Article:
US State Department visa system disrupted by virus

FRAMINGHAM (09/24/2003) - WASHINGTON -- A computer virus yesterday disabled the U.S. State Department system used to screen visa applicants overseas for criminal histories and links to terrorism, a department official confirmed this morning.

The virus, identified in early reports as the "Welchia" virus, stalled the operations of the department's Consular Lookout and Support System, known as CLASS, which contains nearly 15 million records on known or suspected terrorists and other criminals.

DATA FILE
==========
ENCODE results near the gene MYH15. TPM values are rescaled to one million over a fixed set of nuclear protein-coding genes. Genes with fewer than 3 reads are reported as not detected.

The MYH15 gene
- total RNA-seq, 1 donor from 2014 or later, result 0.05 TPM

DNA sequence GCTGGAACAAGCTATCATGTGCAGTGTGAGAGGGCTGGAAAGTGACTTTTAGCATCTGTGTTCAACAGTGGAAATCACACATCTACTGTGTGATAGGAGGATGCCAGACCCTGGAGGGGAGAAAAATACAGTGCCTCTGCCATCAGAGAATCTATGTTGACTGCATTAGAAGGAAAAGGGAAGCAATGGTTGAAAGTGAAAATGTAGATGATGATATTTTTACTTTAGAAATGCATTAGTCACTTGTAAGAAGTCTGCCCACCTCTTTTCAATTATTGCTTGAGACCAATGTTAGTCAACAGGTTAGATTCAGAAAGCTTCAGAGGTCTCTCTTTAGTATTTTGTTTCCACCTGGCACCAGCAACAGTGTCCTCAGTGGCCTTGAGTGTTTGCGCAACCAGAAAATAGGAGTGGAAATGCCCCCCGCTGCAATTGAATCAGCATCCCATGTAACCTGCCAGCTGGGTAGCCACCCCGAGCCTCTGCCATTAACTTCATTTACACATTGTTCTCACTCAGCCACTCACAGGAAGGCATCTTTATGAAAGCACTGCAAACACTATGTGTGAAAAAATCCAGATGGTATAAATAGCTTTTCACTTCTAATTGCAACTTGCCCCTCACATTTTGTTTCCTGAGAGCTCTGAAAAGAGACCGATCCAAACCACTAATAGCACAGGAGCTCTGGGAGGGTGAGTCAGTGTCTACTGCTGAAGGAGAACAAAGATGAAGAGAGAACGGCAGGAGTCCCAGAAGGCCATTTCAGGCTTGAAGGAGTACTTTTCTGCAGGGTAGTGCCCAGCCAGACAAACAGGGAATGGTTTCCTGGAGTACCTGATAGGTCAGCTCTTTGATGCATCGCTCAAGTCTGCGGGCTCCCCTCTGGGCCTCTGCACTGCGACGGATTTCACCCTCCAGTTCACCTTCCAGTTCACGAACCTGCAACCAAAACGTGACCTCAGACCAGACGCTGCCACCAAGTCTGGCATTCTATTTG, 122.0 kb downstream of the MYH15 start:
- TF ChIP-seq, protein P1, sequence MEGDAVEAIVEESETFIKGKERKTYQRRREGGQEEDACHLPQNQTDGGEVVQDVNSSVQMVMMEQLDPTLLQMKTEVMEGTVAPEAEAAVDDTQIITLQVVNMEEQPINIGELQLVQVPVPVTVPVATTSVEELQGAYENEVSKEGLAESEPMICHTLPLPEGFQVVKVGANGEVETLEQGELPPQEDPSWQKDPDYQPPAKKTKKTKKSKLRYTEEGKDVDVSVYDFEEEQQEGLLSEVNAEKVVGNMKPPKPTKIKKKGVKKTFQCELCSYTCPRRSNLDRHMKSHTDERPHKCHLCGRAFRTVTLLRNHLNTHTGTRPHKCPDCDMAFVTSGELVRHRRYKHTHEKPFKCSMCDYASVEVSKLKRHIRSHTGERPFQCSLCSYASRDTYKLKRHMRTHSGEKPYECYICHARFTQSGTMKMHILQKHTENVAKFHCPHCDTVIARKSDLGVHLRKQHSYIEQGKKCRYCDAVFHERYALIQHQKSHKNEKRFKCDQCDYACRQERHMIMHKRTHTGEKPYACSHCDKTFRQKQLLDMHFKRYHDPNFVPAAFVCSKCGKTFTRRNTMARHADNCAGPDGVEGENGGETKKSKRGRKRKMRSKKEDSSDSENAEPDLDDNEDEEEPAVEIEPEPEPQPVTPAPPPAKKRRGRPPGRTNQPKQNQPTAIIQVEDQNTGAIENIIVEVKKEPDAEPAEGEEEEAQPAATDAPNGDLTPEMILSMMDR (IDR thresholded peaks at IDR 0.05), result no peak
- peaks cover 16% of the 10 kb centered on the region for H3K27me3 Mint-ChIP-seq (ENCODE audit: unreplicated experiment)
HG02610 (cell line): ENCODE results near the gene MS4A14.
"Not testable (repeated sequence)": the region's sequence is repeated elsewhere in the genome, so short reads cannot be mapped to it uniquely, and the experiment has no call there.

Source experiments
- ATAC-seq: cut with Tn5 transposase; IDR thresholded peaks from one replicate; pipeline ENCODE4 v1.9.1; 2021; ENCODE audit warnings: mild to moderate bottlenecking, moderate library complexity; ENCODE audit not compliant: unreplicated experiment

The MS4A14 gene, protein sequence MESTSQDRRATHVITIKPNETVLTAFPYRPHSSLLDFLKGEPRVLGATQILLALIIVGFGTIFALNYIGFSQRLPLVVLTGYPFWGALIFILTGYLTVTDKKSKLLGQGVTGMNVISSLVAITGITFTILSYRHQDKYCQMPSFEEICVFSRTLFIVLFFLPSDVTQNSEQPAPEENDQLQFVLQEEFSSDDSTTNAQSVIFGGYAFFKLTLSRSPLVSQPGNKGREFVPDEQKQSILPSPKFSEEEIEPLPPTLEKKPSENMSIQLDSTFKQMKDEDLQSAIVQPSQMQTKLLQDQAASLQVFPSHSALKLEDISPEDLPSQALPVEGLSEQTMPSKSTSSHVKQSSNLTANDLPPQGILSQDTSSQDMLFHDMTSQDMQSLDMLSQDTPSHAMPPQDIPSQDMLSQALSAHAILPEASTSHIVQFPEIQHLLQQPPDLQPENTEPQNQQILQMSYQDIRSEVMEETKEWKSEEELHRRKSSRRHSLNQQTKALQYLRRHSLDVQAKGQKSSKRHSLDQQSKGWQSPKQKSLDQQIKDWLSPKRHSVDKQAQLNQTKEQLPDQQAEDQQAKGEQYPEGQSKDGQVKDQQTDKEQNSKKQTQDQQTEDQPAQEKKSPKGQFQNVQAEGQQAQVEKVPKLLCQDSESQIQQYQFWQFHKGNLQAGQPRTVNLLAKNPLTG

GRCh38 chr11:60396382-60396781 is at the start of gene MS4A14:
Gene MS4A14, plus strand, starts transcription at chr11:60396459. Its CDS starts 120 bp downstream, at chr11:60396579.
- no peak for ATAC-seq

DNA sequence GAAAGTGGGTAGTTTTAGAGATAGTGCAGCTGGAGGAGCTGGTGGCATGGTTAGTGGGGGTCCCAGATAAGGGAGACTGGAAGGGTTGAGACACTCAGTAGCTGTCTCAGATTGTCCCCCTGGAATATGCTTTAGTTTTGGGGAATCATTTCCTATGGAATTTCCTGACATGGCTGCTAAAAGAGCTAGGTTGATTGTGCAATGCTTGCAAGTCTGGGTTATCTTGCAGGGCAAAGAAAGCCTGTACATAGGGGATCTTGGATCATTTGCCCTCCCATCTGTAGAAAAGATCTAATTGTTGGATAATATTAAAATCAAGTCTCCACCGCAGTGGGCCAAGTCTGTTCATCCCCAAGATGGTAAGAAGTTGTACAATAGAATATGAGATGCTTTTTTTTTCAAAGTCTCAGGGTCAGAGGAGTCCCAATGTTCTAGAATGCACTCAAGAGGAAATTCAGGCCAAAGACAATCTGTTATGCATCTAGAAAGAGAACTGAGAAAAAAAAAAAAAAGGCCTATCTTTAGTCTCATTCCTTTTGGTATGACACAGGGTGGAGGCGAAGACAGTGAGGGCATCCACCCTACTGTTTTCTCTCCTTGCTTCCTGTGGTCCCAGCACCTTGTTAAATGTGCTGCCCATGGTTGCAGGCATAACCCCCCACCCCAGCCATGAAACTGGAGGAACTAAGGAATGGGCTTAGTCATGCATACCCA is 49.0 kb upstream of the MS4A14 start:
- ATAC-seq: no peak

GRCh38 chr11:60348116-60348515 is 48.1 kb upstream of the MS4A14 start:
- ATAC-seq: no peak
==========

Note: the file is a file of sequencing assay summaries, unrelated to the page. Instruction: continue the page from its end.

The CLASS name-checking system is designed to make it difficult for a visa applicant to hide relevant information about criminal histories or terrorist links from State Department consular officers. Complex algorithms are used to provide uniform and consistent translations of names in non-Roman alphabets, and the system displays a wide range of potential name matches that a consular officer must review before issuing a visa.

Other documentation is necessary too, including a passport, job letters and other data that the consulates can cross-check.

Mary Swan, a State Department spokeswoman, said the department is still investigating the incident and will provide more details about what happened later today.

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